Ellen and the Escapades – Hyde Park Picture House, Leeds, 13th June 2014 1

Ellen and the Escapades – Hyde Park Picture House, Leeds, 13th June 2014

Ellen and the Escapades do not believe in superstition. Why else would you choose to launch your new single on Friday the 13th on an evening when there is a full moon rising. It is patently clear that the Leeds’ five-piece are a band who are more than happy to tempt fate.

Ellen and the Escapades first hove into wider view courtesy of their triumph in the 2010 Glastonbury Emerging Talent Competition. Their debut album All The Crooked Scenes – a warm, expressive and most accomplished piece of work that drew widespread acclaim yet precious little commercial success – followed two years later and for the past eight months they have been bunkered in the studio recording its follow up.

‘Lost Cause’ is the first single to be taken from that as yet unnamed record and it is to Leeds’ Hyde Park Picture House that we all head tonight to mark its official unveiling. It seems entirely 010aapposite that this beautiful Edwardian venue should be the place for its launch as both it and the music of Ellen and the Escapades are steeped in the grandest of traditions. Both hark back to a forgotten time – in EATE’s case it is the great heritage of country, folk and the blues – though not at the expense of some misty-eyed, sepia-tinged nostalgia. Both have their eyes firmly fixed on the present and the future.

The evening begins with the genial Gary Stewart showcasing his recently purchased 1967 Gibson Parlour guitar and considerable talent. Travelling a road that lies somewhere between Paul Simon, Robin Williamson and Mike Heron he performs a clutch of his own songs – of which ‘Watertight’ is a particular highlight – with considerable warmth and charm.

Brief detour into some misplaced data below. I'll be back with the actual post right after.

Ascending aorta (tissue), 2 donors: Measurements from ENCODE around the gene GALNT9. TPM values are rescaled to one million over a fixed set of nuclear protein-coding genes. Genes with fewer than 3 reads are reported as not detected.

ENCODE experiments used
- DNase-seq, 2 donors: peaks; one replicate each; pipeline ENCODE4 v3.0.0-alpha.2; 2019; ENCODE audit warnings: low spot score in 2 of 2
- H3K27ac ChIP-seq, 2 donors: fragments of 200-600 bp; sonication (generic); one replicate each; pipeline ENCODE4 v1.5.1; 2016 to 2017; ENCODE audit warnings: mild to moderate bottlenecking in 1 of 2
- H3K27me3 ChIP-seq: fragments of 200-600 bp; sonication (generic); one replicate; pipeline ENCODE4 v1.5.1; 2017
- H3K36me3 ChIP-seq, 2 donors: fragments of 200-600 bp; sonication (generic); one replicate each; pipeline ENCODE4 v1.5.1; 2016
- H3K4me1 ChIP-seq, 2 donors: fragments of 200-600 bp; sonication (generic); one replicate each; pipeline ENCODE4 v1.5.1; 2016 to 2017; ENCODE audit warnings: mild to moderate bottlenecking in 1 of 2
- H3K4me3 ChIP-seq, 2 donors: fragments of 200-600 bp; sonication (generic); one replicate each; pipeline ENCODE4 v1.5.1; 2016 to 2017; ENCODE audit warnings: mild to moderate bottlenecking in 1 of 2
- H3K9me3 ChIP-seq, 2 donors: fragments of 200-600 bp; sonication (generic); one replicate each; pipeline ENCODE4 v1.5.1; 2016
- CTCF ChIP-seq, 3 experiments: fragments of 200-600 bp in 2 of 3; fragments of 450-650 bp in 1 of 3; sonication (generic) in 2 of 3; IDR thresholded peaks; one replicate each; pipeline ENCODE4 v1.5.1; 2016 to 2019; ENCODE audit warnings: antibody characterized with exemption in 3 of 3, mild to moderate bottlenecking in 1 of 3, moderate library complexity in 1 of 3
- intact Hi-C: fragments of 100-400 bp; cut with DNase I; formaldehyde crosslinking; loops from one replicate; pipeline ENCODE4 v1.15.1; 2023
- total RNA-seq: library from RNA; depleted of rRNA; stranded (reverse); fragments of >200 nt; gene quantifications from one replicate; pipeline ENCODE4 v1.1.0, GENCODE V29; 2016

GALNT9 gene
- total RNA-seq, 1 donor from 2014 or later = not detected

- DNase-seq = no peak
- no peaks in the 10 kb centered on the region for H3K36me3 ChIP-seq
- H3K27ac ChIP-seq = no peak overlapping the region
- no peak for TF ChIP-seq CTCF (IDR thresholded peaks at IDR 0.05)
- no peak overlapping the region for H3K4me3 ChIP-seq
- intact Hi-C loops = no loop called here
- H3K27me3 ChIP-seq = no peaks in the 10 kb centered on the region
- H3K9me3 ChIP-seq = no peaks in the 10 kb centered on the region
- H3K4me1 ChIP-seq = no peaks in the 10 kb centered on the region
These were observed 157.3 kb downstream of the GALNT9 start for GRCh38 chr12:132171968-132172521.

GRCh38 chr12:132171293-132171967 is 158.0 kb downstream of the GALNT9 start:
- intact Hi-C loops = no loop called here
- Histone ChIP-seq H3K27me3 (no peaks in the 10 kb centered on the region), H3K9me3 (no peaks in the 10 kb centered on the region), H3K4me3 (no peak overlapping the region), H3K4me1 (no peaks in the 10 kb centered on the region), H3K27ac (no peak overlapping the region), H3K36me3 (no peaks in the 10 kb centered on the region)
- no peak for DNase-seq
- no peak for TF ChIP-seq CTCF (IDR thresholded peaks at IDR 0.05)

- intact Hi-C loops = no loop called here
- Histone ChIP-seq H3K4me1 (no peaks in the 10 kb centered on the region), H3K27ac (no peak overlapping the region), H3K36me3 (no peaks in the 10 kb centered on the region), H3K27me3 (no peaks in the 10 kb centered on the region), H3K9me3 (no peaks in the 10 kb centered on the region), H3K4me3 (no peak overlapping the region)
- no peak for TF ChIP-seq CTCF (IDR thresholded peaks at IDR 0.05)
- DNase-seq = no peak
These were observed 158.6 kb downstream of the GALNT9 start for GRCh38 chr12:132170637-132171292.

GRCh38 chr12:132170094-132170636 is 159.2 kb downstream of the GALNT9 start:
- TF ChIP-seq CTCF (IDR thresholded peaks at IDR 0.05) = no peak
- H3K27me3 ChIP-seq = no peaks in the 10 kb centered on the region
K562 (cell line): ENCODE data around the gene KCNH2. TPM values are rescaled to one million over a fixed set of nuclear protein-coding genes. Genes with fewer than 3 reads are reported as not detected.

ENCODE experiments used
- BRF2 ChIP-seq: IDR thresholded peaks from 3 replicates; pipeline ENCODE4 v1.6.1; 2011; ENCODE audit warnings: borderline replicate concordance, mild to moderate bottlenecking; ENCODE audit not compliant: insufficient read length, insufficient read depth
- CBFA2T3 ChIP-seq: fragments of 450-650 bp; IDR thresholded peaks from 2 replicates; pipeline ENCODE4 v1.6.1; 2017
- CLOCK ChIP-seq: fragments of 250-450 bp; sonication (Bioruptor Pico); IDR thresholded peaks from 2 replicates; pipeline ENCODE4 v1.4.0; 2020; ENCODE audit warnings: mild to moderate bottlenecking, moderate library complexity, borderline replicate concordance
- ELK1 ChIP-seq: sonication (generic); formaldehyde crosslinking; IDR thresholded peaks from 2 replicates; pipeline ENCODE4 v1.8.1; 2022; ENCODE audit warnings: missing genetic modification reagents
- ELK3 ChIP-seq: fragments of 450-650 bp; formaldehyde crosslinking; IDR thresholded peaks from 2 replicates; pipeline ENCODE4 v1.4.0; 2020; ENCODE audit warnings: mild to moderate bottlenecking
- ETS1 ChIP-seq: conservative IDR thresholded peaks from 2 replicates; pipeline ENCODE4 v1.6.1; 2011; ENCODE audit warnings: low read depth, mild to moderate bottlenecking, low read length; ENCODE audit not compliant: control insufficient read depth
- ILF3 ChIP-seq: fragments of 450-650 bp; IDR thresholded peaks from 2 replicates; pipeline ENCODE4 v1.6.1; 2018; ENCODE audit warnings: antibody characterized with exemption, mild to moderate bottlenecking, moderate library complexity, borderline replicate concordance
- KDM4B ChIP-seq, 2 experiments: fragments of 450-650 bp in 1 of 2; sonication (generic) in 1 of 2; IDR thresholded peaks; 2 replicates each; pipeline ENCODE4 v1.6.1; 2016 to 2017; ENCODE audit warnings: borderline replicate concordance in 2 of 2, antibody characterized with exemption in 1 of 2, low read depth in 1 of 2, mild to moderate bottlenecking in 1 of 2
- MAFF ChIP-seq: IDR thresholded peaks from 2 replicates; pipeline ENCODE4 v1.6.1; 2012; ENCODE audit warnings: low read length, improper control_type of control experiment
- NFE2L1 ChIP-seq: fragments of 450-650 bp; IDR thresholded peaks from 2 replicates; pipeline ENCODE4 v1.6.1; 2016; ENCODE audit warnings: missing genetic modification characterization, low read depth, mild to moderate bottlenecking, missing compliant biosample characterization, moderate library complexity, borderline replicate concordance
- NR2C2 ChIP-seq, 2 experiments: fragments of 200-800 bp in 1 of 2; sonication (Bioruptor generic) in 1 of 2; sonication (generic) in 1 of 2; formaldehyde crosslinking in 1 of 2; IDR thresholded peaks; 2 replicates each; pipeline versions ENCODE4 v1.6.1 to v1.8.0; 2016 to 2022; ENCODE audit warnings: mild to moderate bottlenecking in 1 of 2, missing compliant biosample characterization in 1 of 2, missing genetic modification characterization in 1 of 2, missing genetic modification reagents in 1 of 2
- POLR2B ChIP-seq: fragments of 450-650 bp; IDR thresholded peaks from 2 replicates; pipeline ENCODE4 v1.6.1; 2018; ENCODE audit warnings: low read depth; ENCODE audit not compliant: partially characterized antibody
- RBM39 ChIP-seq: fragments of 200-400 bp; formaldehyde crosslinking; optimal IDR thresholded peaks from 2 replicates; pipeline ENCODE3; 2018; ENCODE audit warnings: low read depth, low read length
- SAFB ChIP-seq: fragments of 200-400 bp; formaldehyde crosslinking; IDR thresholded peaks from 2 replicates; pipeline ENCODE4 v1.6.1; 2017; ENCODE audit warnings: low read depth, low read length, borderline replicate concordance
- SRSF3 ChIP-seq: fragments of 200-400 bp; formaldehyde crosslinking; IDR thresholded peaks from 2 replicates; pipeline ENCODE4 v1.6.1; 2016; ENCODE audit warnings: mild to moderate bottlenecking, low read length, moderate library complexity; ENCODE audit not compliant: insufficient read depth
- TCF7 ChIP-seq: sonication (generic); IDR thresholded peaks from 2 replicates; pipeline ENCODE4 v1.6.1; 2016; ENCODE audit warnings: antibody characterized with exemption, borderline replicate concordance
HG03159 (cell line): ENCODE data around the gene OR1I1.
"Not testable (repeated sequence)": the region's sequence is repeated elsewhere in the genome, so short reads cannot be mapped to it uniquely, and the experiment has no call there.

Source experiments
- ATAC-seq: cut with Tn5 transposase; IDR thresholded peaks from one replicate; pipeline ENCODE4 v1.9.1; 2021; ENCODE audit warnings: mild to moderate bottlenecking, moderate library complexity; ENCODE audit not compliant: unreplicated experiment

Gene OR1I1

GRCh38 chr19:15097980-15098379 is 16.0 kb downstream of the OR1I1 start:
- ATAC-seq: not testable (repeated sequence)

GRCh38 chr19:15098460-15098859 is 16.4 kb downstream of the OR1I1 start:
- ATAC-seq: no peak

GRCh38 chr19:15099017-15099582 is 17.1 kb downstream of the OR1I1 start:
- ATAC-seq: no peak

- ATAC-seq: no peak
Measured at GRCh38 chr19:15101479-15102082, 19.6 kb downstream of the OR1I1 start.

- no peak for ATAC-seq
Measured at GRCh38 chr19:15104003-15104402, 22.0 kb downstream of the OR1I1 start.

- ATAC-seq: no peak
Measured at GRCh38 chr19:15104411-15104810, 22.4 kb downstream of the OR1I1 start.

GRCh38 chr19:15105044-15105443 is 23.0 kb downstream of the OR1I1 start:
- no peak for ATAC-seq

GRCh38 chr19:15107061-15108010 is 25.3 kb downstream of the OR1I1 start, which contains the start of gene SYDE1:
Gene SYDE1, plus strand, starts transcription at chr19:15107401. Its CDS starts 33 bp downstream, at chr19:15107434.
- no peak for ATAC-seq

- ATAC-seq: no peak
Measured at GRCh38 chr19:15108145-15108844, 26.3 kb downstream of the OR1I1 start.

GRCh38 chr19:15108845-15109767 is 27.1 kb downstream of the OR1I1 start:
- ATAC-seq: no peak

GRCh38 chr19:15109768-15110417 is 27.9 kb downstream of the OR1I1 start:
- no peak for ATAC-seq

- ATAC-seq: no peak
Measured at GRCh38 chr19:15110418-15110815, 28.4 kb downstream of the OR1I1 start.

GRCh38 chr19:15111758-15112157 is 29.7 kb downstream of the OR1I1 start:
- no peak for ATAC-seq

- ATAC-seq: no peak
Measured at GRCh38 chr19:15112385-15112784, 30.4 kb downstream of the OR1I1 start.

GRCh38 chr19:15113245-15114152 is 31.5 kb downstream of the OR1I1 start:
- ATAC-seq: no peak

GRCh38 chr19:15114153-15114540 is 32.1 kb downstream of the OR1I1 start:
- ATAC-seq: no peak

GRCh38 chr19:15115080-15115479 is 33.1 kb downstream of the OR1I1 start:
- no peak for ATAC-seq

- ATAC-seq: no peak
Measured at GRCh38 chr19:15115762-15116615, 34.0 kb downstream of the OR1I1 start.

Twenty minutes later he has returned in his role as the Escapades’ bass guitarist as the band launch straight into ‘Follow You Down’ – one of several new songs the band will perform tonight – and a glorious fifteen song set that proves to be the perfect counterbalance between past and present. This is the sound of a band that has been energised by its absence. ‘When The Tide Creeps In’ and ‘This Ace I’ve Burned’ from their first album are revitalised. Imbued with a fresh confidence and swagger, these songs are realised as the flag bearers for returning heroes.

Freed from its studio moorings ‘Lost Cause’ is even more resounding; a clarion call for defiance in the face of adversity, it fills the auditorium with the band’s newly acquired muscular 062astrength. ‘I Just Can’t Love You Any More’ and the ensuing ‘I’ll Keep You Warm’ are both beautifully tender love songs, but it is perhaps another new song, ‘Long Road’ – also the B-side to the new single – that best measures the distance Ellen and the Escapades have come since they first emerged out of Leeds some six years ago. It would not have been remotely out of place at the recording sessions for Fleetwood Mac’s Tusk yet still sounds so very much fresh and alive. It announces Ellen Smith as a truly great voice – pitched somewhere alongside Stevie Nicks and 1970’s country legend Lynn Anderson – and reinforces the firm grasp that the Escapades have on acute pop sensibility.

A really quite magnificent evening of music is brought to a wonderful close with a richly deserved three song encore, the first of which is a sublime cover of R Kelly’s ‘The World’s Greatest’. There follows the sub-two minute splendour of ‘Coming Up Last’ before the band sign off for the last time tonight with a moving, life-affirming ‘Cast’.

Justice is a concept that is notoriously in very short supply in music. If there were to be any – and luck would have absolutely nothing to do with this whatsoever – by virtue of their talent alone, Ellen and the Escapades should be big. On this evening’s evidence alone this must surely only be a matter of time.

God is in the TV is an online music and culture fanzine founded in Cardiff by the editor Bill Cummings in 2003. GIITTV Bill has developed the site with the aid of a team of sub-editors and writers from across Britain, covering a wide range of music from unsigned and independent artists to major releases.